It may be crumbling and decaying at the moment but when it renovated it is going to be have an appeal. This factor is a little harder in Poland, for example, the United Kingdom, as the Poles show amazing ingenuity when it comes to re-coating and re-facing concrete blocks.
Warsaw palaces, churches and mansions display a richness of color and architectural details. Buildings are the representatives of almost all European architectural styles and historical period. The town has fine examples of Gothic architecture, Renaissance, Baroque and neoclassical, which is within walking distance of downtown.
Polish built huge mansions and remarkable buildings include the Royal Castle. For religious buildings and shrines, palaces, the architecture of Warsaw, is unique and extraordinary. To see the true beauty and picturesque places to relax after visiting the palaces, museums and parks with benches shaded.
The shape of today’s Warsaw is ultimately the result of the extensive damage it had suffered in World War II, the reconstruction, remodeling, and growth of the city in the coming decades. Even the old is made new. The facades of town houses were rebuilt meticulously, but everything behind them was adapted to the current standards. War does not however, affect many of the buildings in the 20’s and 30’s, which was booming Warsaw as the capital of the republic.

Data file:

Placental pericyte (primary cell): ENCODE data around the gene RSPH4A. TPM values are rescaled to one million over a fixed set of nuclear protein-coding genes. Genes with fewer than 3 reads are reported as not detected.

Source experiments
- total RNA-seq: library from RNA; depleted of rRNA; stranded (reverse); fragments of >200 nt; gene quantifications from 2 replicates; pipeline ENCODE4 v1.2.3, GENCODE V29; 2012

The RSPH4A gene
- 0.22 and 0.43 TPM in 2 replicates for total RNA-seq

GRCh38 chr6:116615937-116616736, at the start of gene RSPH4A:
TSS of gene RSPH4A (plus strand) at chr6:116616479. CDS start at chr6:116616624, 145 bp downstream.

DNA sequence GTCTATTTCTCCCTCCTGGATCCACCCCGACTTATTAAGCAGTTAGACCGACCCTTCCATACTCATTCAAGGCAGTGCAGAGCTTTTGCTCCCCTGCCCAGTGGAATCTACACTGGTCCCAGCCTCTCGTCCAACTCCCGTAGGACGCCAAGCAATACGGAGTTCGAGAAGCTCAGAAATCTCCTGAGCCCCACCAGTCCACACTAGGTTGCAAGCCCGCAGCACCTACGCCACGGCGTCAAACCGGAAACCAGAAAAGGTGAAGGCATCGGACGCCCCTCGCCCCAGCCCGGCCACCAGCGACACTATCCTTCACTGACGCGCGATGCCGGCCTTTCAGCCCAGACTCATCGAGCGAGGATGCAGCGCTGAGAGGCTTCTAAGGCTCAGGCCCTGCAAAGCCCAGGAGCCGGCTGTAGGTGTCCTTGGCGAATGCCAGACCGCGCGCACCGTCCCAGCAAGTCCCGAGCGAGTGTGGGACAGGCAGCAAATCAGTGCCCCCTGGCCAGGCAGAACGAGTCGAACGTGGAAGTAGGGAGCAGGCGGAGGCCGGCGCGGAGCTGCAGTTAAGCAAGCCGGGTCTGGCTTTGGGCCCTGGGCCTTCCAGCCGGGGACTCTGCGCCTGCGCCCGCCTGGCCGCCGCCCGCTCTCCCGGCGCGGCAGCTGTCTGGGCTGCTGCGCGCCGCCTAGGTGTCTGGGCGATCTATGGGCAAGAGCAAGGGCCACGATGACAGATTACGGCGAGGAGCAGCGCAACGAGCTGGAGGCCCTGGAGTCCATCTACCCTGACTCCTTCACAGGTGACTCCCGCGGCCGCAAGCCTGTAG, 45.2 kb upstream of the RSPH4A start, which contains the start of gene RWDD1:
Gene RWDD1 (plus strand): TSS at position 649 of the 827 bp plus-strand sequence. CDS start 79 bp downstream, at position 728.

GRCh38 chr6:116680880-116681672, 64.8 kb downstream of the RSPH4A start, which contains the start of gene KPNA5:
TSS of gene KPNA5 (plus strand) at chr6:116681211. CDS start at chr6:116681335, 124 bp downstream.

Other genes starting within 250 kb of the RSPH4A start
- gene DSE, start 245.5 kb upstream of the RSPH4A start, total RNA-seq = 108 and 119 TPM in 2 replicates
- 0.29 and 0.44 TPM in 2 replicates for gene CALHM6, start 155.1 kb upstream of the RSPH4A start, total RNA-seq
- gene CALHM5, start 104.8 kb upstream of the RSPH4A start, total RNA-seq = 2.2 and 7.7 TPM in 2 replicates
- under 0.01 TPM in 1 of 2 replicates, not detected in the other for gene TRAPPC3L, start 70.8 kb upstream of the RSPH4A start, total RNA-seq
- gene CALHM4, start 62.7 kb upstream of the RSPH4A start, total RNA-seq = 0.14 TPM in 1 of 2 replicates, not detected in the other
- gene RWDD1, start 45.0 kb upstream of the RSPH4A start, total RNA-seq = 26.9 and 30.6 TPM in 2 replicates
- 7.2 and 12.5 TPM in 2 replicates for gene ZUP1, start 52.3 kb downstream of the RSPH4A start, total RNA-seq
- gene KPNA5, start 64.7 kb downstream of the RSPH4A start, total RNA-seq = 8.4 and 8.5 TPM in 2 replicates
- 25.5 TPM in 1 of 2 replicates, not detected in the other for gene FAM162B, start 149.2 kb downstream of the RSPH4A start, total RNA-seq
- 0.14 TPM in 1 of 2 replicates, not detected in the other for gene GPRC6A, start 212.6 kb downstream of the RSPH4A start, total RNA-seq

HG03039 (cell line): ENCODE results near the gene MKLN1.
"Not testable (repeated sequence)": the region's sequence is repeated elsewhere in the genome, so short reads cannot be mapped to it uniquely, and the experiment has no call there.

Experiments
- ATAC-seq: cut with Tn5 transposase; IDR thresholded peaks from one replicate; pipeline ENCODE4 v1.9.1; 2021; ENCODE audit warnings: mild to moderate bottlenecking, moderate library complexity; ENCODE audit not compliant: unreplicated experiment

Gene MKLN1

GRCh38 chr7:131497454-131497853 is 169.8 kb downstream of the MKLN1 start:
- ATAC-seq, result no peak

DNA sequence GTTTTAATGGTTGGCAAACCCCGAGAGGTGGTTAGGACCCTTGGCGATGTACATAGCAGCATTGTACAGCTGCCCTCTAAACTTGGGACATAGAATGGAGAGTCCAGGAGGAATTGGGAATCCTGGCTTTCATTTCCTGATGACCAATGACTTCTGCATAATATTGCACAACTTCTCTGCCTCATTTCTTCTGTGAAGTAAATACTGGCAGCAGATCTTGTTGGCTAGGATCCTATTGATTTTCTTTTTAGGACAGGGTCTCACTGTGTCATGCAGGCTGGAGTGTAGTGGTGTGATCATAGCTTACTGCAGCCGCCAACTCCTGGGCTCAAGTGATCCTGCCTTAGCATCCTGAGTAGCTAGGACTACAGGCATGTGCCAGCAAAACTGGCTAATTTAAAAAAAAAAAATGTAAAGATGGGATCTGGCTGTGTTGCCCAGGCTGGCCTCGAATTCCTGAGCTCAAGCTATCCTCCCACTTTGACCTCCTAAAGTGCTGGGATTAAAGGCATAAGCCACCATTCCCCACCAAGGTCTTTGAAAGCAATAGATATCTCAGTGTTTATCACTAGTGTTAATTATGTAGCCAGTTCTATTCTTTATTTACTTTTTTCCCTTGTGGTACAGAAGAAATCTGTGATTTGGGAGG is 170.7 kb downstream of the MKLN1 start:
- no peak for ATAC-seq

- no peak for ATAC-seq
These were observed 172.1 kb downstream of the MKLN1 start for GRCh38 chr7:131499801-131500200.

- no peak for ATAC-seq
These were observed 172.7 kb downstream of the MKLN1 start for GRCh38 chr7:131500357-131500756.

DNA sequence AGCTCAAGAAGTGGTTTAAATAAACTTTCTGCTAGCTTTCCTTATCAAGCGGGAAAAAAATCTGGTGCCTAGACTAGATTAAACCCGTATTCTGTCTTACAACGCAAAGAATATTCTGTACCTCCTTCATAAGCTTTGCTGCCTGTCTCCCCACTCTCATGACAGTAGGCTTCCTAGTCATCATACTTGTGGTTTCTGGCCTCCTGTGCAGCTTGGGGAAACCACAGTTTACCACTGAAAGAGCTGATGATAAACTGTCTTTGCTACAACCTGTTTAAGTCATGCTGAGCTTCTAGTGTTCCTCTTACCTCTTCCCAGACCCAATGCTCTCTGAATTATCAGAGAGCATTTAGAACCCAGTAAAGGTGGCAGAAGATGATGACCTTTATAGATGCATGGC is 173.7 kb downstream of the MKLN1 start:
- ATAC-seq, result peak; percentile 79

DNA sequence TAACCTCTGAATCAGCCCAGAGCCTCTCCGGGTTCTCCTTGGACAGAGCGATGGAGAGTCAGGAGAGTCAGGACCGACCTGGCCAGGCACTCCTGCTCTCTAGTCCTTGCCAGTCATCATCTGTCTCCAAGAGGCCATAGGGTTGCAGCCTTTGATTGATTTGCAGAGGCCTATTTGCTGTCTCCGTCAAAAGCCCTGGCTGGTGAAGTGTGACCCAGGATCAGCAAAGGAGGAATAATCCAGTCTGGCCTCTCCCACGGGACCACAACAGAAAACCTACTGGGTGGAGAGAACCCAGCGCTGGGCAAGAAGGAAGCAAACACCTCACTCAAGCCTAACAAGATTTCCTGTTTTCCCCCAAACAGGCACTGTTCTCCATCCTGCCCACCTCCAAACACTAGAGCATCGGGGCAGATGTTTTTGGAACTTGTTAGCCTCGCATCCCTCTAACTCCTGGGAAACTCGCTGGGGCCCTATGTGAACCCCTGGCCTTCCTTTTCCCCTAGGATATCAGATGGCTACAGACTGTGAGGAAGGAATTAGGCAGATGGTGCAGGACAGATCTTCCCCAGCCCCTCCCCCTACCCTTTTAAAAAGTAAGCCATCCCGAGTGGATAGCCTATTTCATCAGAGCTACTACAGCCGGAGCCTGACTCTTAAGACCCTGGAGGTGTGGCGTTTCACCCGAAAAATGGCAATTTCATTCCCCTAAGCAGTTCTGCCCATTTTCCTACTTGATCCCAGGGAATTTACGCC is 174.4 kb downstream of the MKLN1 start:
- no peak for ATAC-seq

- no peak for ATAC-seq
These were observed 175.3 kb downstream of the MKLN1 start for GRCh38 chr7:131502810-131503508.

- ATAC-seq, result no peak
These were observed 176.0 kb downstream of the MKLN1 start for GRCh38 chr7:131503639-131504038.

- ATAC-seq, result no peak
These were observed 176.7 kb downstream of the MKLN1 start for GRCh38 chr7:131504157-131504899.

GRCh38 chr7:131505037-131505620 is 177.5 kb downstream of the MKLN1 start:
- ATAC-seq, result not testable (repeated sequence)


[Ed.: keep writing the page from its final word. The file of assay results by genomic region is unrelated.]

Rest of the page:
This resulted in the construction of many monumental public edifices (National Museum, home of the BGK Bank, SGH university, several ministries), the first skyscraper (Prudential House), ultra-modern sports facilities (AWF college sports in the area Bielany and Służewiec race track) and all the new neighborhoods with luxury villas, apartment houses and affordable housing cooperatives (Żoliborz, Saska Kepa). These represent a wide range of styles – from romantic ‘Manor house’ style, which evokes the life of the Polish countryside, the extreme edge.
Immediately after the war, the city began to fill not only reconstructed buildings, but also completely new edifices, meeting the needs of the new communist regime. The Palace of Culture and Science and the new housing district MDM (around Plac Konstytucji) conformed strictly to the style of “socialist realism” imposed on the Soviet-Polish architects, but the Parliament (Sejm) and buildings, somewhat ironically, the headquarters of the Communist Party (Dom Partii) managed to escape from the formula.
In the last decades of the postwar period, despite the lack of funds, shortage of material and the amount of red tape, many of the innovative and attractive structures were erected.